Gold News

Investors! Grab Your Umbrella

Heavy weather ahead in US stocks...
The BAROMETRIC pressure has risen to delirious levels, unsustainable levels, writes Brian Maher at The Daily Reckoning.
The pressure in the gauge cannot sustain.
Robert Shiller's famous CAPE ratio for the S&P500 goes at 38.19 — a near-record.
Par is about 16.
Stocks were only pricier prior to the hell storm of 2000.
Not even the peak roars of the 1920s approached today's extravagances. CAPE came in at 32.56 before the Crash of '29. the CAPE ratio goes at 38.19.
The S&P is presently more expensive than in 96% of all previous quarters, 141 years running.
But might today's valuations outdo even their 2000 records?
Fred Hickey, editor of The High-Tech Strategist, argues they do. But the Federal Reserve's false fireworks blind the vision:
"This market is insanely overpriced. The price-to-sales ratio for the S&P 500 is at 3x. That's 30% above the peak of 2000 which was crazy. 
"Market cap-to-GDP is at record highs, too. Basically, every indicator other than the P/E ratio is at a record high. The only reason the P/E ratio is slightly below the 2000 record is because of all the financial engineering that's done to try to pump up the earnings.
"As insane as the 2000 bubble was, this is more insane – and it's broader. It's a direct result of the Federal Reserve and the other central banks pumping enormous amounts of money into the system.
"This market has become terribly narrow which is another big risk. The record highs are driven mostly by five stocks: Apple, Microsoft, Amazon, Google and Facebook. Their combined total valuation is $9 trillion, and people continue to pile into this small group of names. This trend has been accelerated by the movement of passive investing where everybody just piles into the same ETFs.
"The market cap of the S&P 500 is $36 trillion, and those five companies are now 25% of the index. So when people put money into the ETFs, they essentially buy more of these big tech stocks. It's a self-perpetuating phenomenon until it ends — and when it ends, the market is going to collapse because the valuations don't make sense.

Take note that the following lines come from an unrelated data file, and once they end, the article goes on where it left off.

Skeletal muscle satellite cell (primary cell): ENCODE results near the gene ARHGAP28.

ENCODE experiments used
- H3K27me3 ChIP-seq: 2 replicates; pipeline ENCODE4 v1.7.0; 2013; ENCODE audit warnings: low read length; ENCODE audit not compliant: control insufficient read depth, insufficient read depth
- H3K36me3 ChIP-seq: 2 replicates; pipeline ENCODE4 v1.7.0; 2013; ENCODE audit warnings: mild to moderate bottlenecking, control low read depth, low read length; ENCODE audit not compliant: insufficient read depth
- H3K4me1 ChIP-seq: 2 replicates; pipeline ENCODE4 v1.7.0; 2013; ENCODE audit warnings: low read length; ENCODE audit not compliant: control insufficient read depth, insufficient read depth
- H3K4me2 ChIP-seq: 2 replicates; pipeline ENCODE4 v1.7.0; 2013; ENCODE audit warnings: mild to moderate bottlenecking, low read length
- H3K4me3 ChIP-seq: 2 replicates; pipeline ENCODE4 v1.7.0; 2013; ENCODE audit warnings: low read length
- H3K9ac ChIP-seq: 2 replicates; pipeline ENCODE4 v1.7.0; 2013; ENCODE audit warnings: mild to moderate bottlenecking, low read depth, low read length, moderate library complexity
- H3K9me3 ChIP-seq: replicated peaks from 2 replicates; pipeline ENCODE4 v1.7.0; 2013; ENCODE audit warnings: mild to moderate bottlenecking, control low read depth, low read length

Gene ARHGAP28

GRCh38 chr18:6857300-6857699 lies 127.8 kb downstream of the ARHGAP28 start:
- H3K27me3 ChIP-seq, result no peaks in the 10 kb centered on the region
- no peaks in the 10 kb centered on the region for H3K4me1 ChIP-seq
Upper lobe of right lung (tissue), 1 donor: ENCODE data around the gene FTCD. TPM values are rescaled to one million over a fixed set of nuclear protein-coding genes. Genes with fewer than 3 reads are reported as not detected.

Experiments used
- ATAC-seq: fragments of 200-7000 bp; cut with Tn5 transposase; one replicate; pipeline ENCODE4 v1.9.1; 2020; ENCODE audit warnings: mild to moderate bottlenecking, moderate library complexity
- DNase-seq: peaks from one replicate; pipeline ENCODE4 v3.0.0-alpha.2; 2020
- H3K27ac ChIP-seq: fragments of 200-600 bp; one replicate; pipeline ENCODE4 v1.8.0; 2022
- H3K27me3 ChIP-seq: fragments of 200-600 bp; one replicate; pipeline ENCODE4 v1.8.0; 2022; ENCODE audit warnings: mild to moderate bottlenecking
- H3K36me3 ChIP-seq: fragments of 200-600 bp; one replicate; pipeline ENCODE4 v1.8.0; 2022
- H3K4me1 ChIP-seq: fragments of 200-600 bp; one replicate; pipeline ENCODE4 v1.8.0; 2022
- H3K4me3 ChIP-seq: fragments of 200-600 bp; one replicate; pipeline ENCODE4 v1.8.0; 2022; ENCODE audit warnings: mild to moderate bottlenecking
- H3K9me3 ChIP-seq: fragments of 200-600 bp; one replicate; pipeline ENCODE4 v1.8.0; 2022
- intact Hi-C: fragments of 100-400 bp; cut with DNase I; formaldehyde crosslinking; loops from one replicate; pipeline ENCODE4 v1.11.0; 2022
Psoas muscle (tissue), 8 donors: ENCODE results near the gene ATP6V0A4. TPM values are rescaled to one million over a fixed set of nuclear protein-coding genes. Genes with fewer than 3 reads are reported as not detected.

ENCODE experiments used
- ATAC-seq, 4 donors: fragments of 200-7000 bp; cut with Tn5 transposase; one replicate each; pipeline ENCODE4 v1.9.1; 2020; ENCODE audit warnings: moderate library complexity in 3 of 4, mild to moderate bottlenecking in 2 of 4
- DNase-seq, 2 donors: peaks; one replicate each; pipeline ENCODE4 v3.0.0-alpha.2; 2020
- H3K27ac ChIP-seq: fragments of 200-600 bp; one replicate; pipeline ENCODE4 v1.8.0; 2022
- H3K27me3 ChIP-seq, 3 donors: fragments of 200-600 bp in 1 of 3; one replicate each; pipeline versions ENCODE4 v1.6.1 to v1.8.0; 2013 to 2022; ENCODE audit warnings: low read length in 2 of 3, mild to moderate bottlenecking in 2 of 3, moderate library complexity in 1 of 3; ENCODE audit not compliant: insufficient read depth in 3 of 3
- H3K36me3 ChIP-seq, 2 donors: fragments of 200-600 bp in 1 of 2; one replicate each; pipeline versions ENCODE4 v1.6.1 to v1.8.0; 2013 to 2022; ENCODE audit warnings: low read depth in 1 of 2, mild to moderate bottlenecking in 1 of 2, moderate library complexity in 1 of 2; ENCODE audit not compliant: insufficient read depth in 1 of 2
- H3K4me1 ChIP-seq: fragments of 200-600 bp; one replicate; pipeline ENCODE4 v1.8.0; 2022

"Look at Apple: Only a couple of years ago, people were getting excited about Apple hitting $1 trillion. Now its market cap is $2.5 trillion, and the stock trades at 33x peak earnings. That's absolute insanity!"
Insanity, we must agree, and absolute.
Yet Wall Street's drummers insist today's obscene valuations are justified in full. That is because today's obscene interest rates — obscenely low interest rates — warrant them.
Stripped to bolts and nuts, the argument runs this way:
Stock prices merely represent the current value of future cash flows. Lower borrowing costs — lower interest rates — raise earnings.
So long as rates remain frozen at low settings, today's valuations are swell.
Yet analyst Charlie Bilello says have another guess. The theory finds little excuse in the facts...
Bilello has interrogated the data stretching to 1881. He finds that if low interest rates were the primary driver of higher valuations, we should see the highest valuations in the lowest interest rate periods.
But this is not the case. Instead we find the highest average CAPE ratios when interest rates were between 4.5% to 6%. This occurred during the dot-com bubble in the late 1990s and early 2000s.
Meantime, today's interest rate...paralleling yields on the 10-year Treasury note...pegs along at 1.29%. 
The full data set shows a correlation of -0.24, says Bilello. meaning that there is a slight historical tendency for lower interest rates to be associated with higher valuations (and vice verse). But it's not nearly as predictive as many suggest.
There have been a number of periods where interest rates and valuations have been low (1934-35, 1938, 1940-1954) and other periods where interest rates and valuations have been high (1995-2000). There is no precise formula that can give you the appropriate valuation at a given interest rate.
Yet the wish is the father of the thought. Wall Street wishes today's slim interest rates authorize today's obese valuations.
And so the thought has its the wish.
But each stock market delirium runs to different themes, different narratives, all lovely, all logical — and all false.
They are all bound together by one common feature:
The fool belief that this time is different.
"Stocks have reached a permanently high plateau," it was argued in 1929. "Markets are perfectly efficient," it was said in the 1960s. "Earnings do not matter," it was claimed in 1999. "Low interest rates justify high valuations," it is blabbed in 2021.
Each previous narrative came to grief, wrecked upon reality's hard rocks. We have every suspicion the present narrative will end upon the identical rocks.
We do not know when the great undoing will occur. Nor do we pretend to know.
We have forecast too many false tempests, too many false tornadoes, too many false typhoons.
Yet we are most alarmed by extended stretches of fair weather. That is when guards come down.
And when guards come down, ours goes up. It is presently up.
It is a terrible pity no one purchases an umbrella when it is most available, when blue skies stretch to the horizon.
Come the inevitable downpour, most are caught in the open, unprepared.
Perhaps this is the time to purchase your umbrella.
Many are available. And they are on sale.

Formerly an independent researcher and writer, Brian Maher is managing editor of The Daily Reckoning, the contrarian investment email launched in 1999 and now read by over half-a-million people worldwide each day.

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